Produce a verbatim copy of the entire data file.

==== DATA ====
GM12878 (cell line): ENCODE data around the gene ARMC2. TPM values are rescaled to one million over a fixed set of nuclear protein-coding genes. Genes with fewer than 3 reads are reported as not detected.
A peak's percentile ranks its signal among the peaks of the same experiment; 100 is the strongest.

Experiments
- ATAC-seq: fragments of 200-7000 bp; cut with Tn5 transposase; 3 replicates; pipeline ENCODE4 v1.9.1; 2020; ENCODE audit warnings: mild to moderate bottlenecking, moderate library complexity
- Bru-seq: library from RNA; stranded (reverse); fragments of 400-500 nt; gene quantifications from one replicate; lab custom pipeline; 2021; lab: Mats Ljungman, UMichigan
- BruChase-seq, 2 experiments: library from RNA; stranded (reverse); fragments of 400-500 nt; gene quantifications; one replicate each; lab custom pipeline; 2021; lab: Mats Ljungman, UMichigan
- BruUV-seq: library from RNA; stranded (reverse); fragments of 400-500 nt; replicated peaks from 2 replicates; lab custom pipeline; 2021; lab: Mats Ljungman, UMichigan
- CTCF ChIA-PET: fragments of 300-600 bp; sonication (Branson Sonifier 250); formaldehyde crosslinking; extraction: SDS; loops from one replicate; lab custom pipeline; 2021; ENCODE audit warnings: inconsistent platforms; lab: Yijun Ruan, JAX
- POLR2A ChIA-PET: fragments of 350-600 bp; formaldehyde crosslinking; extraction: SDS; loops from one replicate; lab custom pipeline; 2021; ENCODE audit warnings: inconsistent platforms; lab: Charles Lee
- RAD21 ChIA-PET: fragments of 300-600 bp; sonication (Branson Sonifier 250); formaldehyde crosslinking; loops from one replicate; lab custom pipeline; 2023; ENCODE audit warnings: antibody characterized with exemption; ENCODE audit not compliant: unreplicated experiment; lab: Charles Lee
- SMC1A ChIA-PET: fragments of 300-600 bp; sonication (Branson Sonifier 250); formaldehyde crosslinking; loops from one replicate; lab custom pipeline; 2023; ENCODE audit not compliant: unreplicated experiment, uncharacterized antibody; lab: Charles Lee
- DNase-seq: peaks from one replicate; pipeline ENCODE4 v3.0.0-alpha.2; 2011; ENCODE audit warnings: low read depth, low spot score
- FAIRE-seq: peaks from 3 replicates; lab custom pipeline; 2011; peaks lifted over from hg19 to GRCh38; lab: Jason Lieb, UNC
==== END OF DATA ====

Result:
GM12878 (cell line): ENCODE data around the gene ARMC2. TPM values are rescaled to one million over a fixed set of nuclear protein-coding genes. Genes with fewer than 3 reads are reported as not detected.
A peak's percentile ranks its signal among the peaks of the same experiment; 100 is the strongest.

Experiments
- ATAC-seq: fragments of 200-7000 bp; cut with Tn5 transposase; 3 replicates; pipeline ENCODE4 v1.9.1; 2020; ENCODE audit warnings: mild to moderate bottlenecking, moderate library complexity
- Bru-seq: library from RNA; stranded (reverse); fragments of 400-500 nt; gene quantifications from one replicate; lab custom pipeline; 2021; lab: Mats Ljungman, UMichigan
- BruChase-seq, 2 experiments: library from RNA; stranded (reverse); fragments of 400-500 nt; gene quantifications; one replicate each; lab custom pipeline; 2021; lab: Mats Ljungman, UMichigan
- BruUV-seq: library from RNA; stranded (reverse); fragments of 400-500 nt; replicated peaks from 2 replicates; lab custom pipeline; 2021; lab: Mats Ljungman, UMichigan
- CTCF ChIA-PET: fragments of 300-600 bp; sonication (Branson Sonifier 250); formaldehyde crosslinking; extraction: SDS; loops from one replicate; lab custom pipeline; 2021; ENCODE audit warnings: inconsistent platforms; lab: Yijun Ruan, JAX
- POLR2A ChIA-PET: fragments of 350-600 bp; formaldehyde crosslinking; extraction: SDS; loops from one replicate; lab custom pipeline; 2021; ENCODE audit warnings: inconsistent platforms; lab: Charles Lee
- RAD21 ChIA-PET: fragments of 300-600 bp; sonication (Branson Sonifier 250); formaldehyde crosslinking; loops from one replicate; lab custom pipeline; 2023; ENCODE audit warnings: antibody characterized with exemption; ENCODE audit not compliant: unreplicated experiment; lab: Charles Lee
- SMC1A ChIA-PET: fragments of 300-600 bp; sonication (Branson Sonifier 250); formaldehyde crosslinking; loops from one replicate; lab custom pipeline; 2023; ENCODE audit not compliant: unreplicated experiment, uncharacterized antibody; lab: Charles Lee
- DNase-seq: peaks from one replicate; pipeline ENCODE4 v3.0.0-alpha.2; 2011; ENCODE audit warnings: low read depth, low spot score
- FAIRE-seq: peaks from 3 replicates; lab custom pipeline; 2011; peaks lifted over from hg19 to GRCh38; lab: Jason Lieb, UNC